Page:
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This 6 page Class Notes was uploaded by Amy Turk on Wednesday April 27, 2016. The Class Notes belongs to NUTR-23511-009 at Kent State University taught by Dr. Tanya Falcone in Spring 2016. Since its upload, it has received 8 views. For similar materials see Science of Nutrition in Nutrition and Food Sciences at Kent State University.
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Date Created: 04/27/16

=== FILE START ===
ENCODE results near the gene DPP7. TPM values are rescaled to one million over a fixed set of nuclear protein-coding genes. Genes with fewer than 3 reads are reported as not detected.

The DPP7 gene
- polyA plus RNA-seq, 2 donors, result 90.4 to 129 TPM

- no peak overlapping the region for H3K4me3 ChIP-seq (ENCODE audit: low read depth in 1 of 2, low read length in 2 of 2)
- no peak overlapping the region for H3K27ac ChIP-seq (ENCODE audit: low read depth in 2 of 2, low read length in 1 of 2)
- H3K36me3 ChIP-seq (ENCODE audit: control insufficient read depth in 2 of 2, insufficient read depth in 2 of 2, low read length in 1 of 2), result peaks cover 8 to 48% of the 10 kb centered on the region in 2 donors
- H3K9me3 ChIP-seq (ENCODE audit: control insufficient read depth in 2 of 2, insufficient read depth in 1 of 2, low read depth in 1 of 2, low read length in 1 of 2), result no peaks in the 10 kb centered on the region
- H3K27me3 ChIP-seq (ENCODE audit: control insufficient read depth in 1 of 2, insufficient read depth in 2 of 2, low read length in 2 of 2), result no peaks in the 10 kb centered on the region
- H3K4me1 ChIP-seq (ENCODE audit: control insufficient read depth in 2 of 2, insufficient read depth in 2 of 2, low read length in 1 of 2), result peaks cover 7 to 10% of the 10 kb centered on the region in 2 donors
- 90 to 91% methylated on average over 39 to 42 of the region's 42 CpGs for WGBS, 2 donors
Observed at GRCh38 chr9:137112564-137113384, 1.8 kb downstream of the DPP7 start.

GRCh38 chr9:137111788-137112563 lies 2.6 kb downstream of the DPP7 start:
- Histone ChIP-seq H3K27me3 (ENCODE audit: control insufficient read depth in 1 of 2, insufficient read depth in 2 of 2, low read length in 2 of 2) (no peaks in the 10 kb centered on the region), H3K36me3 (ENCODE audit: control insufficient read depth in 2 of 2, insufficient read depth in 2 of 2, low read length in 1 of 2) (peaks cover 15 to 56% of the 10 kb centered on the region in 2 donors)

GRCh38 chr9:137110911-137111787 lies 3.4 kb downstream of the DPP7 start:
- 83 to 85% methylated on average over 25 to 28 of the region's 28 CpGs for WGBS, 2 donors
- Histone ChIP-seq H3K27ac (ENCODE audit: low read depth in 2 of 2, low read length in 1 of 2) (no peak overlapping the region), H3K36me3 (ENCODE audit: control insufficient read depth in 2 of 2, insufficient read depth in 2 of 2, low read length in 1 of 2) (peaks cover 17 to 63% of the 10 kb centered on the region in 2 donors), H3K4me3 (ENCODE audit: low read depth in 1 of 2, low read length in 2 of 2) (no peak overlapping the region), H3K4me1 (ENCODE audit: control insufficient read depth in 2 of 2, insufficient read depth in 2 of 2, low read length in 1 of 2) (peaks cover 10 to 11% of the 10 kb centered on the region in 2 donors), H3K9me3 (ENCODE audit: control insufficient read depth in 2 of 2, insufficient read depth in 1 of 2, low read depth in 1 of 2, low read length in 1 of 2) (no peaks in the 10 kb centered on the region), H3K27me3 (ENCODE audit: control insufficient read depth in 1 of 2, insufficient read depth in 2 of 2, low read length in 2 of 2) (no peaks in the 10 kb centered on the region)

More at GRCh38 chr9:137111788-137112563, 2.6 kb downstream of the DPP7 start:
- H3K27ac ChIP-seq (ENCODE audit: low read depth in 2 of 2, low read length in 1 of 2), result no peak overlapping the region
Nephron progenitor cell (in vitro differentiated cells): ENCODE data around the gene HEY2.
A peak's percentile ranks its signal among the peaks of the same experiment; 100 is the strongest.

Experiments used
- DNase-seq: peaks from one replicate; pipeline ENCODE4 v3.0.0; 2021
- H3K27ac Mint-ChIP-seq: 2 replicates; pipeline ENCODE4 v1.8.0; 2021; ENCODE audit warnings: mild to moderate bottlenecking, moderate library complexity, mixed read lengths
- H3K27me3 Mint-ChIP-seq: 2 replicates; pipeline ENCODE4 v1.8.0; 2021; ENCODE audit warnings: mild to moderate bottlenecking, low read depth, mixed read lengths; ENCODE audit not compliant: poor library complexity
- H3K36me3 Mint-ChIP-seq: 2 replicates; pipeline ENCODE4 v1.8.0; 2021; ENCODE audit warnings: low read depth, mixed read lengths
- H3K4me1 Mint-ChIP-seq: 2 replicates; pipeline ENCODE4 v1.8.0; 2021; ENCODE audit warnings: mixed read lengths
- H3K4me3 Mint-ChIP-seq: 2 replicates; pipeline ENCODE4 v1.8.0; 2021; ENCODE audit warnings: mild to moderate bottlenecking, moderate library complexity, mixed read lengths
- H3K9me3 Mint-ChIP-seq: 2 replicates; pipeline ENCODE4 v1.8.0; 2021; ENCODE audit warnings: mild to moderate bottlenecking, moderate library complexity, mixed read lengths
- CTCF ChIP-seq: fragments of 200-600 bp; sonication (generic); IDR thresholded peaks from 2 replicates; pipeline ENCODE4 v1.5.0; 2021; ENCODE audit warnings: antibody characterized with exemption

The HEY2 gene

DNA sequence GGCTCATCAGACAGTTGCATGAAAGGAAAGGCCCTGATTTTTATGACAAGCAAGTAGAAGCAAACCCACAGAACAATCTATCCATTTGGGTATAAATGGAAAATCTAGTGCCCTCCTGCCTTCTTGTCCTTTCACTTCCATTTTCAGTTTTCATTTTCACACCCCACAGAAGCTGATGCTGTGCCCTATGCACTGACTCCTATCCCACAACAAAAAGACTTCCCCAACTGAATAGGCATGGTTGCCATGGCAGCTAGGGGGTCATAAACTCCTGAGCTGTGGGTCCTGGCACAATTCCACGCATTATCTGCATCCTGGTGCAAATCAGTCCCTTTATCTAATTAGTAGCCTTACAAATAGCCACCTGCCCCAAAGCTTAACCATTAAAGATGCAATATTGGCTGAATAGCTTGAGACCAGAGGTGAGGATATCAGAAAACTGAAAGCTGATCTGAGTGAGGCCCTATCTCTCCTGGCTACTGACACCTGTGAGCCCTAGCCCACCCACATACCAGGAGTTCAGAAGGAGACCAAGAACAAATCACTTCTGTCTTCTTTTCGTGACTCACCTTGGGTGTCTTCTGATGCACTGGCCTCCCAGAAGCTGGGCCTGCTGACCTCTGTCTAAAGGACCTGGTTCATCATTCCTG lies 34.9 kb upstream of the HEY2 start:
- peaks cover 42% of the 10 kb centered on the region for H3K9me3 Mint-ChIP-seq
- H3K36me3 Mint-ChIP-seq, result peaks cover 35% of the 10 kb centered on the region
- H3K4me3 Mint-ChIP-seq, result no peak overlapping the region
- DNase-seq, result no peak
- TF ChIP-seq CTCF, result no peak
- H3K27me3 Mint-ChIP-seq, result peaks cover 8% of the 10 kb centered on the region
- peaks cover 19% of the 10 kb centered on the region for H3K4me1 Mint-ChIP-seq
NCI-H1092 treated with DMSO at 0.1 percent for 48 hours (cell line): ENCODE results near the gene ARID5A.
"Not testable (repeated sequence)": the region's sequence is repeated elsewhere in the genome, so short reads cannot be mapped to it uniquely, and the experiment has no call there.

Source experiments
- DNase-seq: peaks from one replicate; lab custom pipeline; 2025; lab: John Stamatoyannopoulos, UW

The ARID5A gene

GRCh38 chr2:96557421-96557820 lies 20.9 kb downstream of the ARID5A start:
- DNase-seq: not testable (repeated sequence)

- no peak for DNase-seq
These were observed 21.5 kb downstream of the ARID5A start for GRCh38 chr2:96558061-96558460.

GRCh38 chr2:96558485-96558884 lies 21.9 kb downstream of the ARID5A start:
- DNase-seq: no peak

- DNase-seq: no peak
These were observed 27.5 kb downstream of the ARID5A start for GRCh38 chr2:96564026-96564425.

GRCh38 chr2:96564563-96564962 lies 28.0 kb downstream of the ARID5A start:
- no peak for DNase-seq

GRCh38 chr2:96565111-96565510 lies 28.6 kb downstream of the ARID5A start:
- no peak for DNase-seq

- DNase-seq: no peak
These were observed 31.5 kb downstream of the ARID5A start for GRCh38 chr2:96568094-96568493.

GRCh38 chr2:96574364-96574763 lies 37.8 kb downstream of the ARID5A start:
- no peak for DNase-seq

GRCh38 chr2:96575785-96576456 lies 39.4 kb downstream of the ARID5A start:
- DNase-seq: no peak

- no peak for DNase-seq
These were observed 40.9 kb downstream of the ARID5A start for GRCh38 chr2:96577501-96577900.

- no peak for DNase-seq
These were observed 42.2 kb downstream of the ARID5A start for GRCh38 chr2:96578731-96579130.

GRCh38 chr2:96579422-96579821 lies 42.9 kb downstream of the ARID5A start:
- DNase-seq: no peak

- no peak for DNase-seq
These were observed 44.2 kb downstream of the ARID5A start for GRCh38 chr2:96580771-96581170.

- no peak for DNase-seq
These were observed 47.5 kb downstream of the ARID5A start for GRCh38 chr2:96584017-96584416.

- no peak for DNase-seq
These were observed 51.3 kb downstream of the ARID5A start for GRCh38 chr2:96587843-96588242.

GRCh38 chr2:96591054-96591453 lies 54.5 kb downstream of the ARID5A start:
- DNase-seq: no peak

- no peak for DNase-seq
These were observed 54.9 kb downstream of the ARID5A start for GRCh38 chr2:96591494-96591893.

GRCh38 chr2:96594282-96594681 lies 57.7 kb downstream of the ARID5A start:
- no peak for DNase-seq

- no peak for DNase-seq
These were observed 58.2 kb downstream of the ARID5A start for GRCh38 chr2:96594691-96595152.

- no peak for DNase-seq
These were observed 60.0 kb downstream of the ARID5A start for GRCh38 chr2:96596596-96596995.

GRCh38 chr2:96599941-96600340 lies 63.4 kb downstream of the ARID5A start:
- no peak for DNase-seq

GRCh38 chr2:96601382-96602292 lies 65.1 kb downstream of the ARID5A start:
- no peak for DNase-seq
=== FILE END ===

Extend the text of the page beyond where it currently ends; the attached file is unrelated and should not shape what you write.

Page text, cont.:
PROTEIN ● chemical substance in foods made up of chains of amino acids ● essential amino acids ● nonessential amino acids ● proteins are involved in every biological process in the body ● very important ● RDA ○ 20% of daily intake ○ average: 15% ● high protein foods are usually associated with high fat and low-fiber intakes ● foods high in protein are usually low in fiber ○ meat ○ cheese ○ milk ○ eggs ○ fish ○ nuts ○ some exceptions ■ beans ■ lentils Functions ● serves as structural material in the skeletal muscles, connective tissues (skin, collagen, cartilage), organs (heart, liver, kidneys), RBC and hemoglobin, hair, fingernails ● serves as basic components of enzymes, hormones, and other biologically important chemicals ○ hormones ■ insulin ● maintains and repairs protein-containing tissues ○ due to illness or injury ● serves as an energy source Where Do We Find Proteins In Our Body? ● half the protein is located in the muscle ● rest is in… ○ skin ○ collagen ○ blood ○ enzymes ○ immunoproteins ■ phagocytes and antibodies that help in the functioning of the immune system ● organs ○ heart, liver, kidney, GI Phagocytes and Antibodies ● phagocytes = engulfs and absorbs foreign bodies and harmful organisms in the blood ● antibodies = attack foreign proteins Functions of Proteins ● no storage form in the body ● contains nitrogen ● when broken down into amino acids, the nitrogen is released, used to make non-essential AAs ○ whatever is left over is excreted into the urine ● nitrogen binds to water in order to be excreted ○ high protein intake = high water intake ● AAs are missing their nitrogen and if not utilized by the body is converted to glucose or fat to be used as energy Amino Acids ● 9 essential ● 11 non essential ● all are essential and required to build and maintain protein tissues ● every protein in the body has a unique combination of amino acids linked together ● the unique combinations are orchestrated by DNA ○ genetic material directs protein synthesis ● Sickle-cell anemia = when the body produces a different amino acid sequence of hemoglobin ● the specific sequence and number of AAs will determine whether the protein is an enzyme, a component of RBC, muscle fiber, or others ● essential AAs ○ need to be provided by the body ● non essential AAs ○ made by the body ● you can find essential and non-essential AAs in foods Quality of Proteins ● complete protein ○ proteins that contain all of the essential amino acids in amounts needed to support growth and tissue maintenance ● incomplete protein ○ proteins that are deficient in one or more essential amino acids Vegetarian Diets ● diets containing only plant foods ○ may be lacking in complete proteins ● key to success… ○ eating a variety of foods and complementary sources of protein ● rice and beans ● tofu and rice ● peanut butter and whole grain bread ● hummus and pita ● vegetarian = an individual who excludes some or all animal based products or beverages ● based on… ○ health concerns ○ ethical issues ○ personal preferences ○ religious or cultural preferences ● pesce-vegetarian ○ excludes: all meat and poultry ○ includes: fish, dairy, eggs ● lacto-ovo vegetarian ○ excludes: all meats, poultry, and fish ○ includes: dairy and eggs ● lacto vegetarian ○ excludes: all meat, dairy, poultry, and fish (sometimes gelatin) ○ includes: dairy ● vegan ○ excludes: all meats, poultry, fish and their byproducts, and honey ○ often times will refrain from wearing anything made from wool or leather ○ includes: beans, lentils, fruits, vegetables Protein Alternatives ● most are incomplete proteins ● beans ● lentils ● nut butters ● soy products (complete) ○ tofu ○ soy milk ○ imitation meat ● cheese ○ soy based ○ soy and dairy free ● whole grains = some proteins ● nuts/seeds Complementary Proteins ● beans and rice ● peanut butter and whole grain bread ● hummus and pita ● to be eaten within a 24 hour period Amino Acid Supplementation ● methionine ○ worsen the symptoms of schizophrenia ○ promote hardening of the arteries ○ impair fetal and infant development ● nausea ● vomiting ● bad breath ● constipation ● some amino acids and some levels are safe when under supervision ○ used in clinical instances Tryptophan and Melatonin Supplementation ● 1990 ○ Tryptophan supplementation banned ○ Eosinophilia-myalgia syndrome (EMS) ■ fatal flu-like neurological condition ■ contaminants in some tryptophan supplements ● available with a prescription and on the web ● post ban ○ 5-HT and melatonin 5-HT & Melatonin ● 5-hydroxytryptophan ○ converted in the body to serotonin ■ chemical messenger that influences mood, sleep, appetite, anxiety, pain sensation ○ late night snack of tryptophan and CHO ■ usually warm milk ● melatonin ○ sleep trigger ○ helps with wakefulness ○ proven to help reset sleep clock in shift workers, pilots, jet-lagged travelers, and people with sleep disorders ● tryptophan foods ○ veal ○ ham ○ lamb ○ beef ○ turkey ○ crab ○ salmon ○ flounder ○ tuna ○ cashews ○ cottage cheese ○ skim milk ● tryptophan supplementation ○ banned in the US and other countries ● 5-HT and melatonin ○ sold in the US ● can AA supplements and protein powders build muscle? ○ no ○ healthy well balanced diet and strength training Protein-Energy Malnutrition ● deficiency in protein, energy or both ● most prevalent form of malnutrition ● acute vs. chronic ● examples ○ eating disorders ○ starvation ■ marasmus ■ kwashiorkor ● classifications ○ marasmus = severe deprivation or impaired absorption ○ kwashiorkor = inadequate intake of protein -- usually infections ○ mix of both Protein Recommendations ● up to 35% is safe ● high protein diets are generally high in fat ● 45% ○ high ○ potential health risks ○ nausea ○ weakness ○ diarrhea ● women = 46 g per day minimum ● men = 56 grams per day minimum ● average US intake = 60% of total diet ● the body can only absorb about 70 grams of protein at one time ● extremely high levels of protein intake can cause death within several weeks ○ weak bones ○ kidney stones ○ cancer ○ heart disease ○ obesity